Above all, if a former colony still retains ideals or institutions introduced by an imperial power six decades after independence, he writes, we should not just “rush to decolonise it as a colonial hangover or product”, but acknowledge that it has been retained, for better or for worse, through “inertia or a choice by the peoples or intellectuals” of the country. Anything else means refusing to “take African agency seriously”.
Although he has now worked in the US for more than three decades and is reluctant to offer detailed comments on the state of African higher education, Táíwò believes that “the decolonisation trope” is “practically endangering the future of scholarship” in the continent: “To the extent that people equate science with a ‘Western’ contraption or colonial inheritance, one can only imagine the culs-de-sac awaiting those who wish to reinvent or recover an ‘African’ science motivated by identitarian commitments.”
Because his scholarly work is centred on Africa, Táíwò naturally gives pride of place to calls for decolonisation in that context. But he does not see the debate about decolonising Western curricula as separate. “Decolonising the curriculum is a strand of the much larger movement about decolonising everything. I focus on Africa because that is my constituency and that is where I feel the damage is being done at a very serious level. But the same strictures would apply to people who say, for instance, that we should decolonise philosophy.”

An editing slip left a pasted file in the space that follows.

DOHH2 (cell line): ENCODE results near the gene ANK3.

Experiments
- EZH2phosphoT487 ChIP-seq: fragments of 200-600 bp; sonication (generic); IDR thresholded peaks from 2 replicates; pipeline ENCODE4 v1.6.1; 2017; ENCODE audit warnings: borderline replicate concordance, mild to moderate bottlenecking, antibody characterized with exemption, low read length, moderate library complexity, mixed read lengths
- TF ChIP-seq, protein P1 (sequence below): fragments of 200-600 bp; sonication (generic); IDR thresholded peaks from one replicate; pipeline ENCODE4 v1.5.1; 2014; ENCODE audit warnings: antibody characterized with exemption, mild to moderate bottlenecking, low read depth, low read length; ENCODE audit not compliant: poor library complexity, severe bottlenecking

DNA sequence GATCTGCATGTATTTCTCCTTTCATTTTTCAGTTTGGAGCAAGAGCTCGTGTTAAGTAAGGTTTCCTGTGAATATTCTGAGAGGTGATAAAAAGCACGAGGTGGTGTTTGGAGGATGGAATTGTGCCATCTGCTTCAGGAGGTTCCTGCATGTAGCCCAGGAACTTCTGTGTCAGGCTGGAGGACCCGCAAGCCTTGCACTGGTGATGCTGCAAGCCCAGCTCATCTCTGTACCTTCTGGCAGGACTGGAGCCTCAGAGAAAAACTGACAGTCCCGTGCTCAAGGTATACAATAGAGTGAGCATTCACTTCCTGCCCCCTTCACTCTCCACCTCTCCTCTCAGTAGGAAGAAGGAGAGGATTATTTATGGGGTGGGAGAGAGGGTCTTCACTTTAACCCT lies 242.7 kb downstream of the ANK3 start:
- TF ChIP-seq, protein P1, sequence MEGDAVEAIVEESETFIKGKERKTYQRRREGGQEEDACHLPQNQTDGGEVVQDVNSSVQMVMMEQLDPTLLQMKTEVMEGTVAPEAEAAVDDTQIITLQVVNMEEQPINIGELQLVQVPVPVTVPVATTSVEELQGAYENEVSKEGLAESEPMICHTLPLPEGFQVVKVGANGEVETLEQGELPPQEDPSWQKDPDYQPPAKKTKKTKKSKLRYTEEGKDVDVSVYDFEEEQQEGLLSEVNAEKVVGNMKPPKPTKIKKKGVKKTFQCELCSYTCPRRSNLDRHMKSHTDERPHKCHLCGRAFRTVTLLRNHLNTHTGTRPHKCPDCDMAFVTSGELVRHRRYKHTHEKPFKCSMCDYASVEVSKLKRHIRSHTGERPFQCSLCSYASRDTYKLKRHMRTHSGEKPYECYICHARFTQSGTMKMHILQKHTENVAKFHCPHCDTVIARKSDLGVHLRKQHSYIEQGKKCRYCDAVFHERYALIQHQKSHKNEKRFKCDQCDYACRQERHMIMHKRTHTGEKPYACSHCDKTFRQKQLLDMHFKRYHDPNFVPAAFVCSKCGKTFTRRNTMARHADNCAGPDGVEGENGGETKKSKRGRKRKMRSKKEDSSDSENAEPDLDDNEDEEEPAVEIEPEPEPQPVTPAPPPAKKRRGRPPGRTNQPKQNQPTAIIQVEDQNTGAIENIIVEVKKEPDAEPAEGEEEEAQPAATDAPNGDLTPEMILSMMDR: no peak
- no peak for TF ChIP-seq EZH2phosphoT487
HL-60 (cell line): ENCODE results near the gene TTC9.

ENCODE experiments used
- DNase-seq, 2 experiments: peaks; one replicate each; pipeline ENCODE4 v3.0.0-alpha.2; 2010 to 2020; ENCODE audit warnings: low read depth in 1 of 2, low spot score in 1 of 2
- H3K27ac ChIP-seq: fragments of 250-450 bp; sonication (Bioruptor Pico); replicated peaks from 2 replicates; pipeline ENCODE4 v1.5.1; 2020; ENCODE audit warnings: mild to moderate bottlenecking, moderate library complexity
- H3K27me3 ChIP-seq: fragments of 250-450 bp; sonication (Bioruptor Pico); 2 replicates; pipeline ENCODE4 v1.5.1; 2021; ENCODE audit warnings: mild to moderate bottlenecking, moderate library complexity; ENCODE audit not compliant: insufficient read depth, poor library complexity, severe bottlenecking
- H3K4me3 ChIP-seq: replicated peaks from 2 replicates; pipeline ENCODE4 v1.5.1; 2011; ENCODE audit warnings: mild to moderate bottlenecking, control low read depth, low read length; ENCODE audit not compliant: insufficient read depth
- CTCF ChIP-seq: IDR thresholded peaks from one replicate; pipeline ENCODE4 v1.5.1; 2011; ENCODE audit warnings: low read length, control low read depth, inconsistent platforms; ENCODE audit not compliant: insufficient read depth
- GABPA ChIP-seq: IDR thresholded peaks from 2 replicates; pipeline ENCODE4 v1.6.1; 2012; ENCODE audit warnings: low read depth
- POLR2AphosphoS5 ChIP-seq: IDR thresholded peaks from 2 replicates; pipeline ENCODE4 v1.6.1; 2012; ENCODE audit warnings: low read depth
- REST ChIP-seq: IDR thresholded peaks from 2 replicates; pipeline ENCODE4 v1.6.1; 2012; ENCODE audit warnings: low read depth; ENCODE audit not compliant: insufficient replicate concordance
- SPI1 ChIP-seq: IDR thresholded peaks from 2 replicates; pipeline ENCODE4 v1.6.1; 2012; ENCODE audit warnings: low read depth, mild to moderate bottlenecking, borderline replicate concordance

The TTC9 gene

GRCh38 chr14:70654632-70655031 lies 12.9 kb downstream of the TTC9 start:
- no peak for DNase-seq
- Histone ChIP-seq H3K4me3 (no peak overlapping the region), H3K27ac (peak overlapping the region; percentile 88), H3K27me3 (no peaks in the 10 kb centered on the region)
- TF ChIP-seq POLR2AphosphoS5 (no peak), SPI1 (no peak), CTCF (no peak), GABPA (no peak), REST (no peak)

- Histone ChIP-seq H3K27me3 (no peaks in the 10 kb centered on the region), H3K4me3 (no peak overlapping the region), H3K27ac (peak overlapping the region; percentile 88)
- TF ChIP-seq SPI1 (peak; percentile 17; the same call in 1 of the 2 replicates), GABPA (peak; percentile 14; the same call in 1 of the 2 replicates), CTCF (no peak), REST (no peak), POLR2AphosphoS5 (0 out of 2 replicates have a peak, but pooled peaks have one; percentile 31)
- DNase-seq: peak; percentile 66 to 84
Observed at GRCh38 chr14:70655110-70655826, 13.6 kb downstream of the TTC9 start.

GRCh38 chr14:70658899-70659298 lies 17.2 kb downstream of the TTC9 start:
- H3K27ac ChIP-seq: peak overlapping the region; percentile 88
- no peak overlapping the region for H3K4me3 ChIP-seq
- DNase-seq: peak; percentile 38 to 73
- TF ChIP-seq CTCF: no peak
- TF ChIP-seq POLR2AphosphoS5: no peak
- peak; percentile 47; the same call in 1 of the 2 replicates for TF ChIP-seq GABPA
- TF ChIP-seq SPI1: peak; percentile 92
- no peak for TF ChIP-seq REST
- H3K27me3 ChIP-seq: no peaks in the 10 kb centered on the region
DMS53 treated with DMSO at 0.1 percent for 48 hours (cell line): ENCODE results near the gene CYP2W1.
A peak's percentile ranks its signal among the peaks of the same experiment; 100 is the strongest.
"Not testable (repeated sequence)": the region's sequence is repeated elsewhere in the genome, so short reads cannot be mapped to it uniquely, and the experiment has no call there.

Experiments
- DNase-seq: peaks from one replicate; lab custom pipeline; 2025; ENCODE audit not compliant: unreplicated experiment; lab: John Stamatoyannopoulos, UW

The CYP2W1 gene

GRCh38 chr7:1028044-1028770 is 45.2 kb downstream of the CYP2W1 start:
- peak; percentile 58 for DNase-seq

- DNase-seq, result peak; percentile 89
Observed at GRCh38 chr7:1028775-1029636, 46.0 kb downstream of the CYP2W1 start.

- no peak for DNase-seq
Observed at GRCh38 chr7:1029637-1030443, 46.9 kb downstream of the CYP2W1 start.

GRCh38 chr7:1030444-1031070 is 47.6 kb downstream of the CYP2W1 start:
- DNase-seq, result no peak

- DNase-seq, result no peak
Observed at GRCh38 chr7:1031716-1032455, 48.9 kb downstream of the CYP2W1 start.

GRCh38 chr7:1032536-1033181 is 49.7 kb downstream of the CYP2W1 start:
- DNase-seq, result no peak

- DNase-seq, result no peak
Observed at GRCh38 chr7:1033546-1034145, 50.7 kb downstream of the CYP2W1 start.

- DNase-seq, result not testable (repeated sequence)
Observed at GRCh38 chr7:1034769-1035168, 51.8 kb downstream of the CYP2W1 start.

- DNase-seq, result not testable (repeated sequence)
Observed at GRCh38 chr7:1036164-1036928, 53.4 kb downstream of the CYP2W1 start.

Given that “human beings borrow from one another all the time”, and that a liberal education needs to teach students about “the depth, breadth and complexity of the human experience”, Táíwò is very committed to the general idea of widening the curriculum well beyond the traditional Western canon. Way back in 1993, he published a paper titled “On Diversifying the Philosophy Curriculum”, which examined “the role philosophy played in slavery”, “the role that ex-slaves such as Frederick Douglass played in expanding the bounds of freedom in liberal democracies” and “the role that ex-colonials played in India and Africa in forcing colonial authorities” to live up to their professed ideals.
What are far less valuable, as Táíwò sees it, are broader articles on “philosophy in precolonial Africa”, which seek to cover the whole continent, from the beginning of time to the age of imperialism. Analyses of “Yorùbá practices, rituals and philosophical nuggets” in 19th-century Nigeria, for example, need to take account of their specific historical context, “unless you want to say the Yorùbá are the way they were at the beginning of time. That would be stupid!”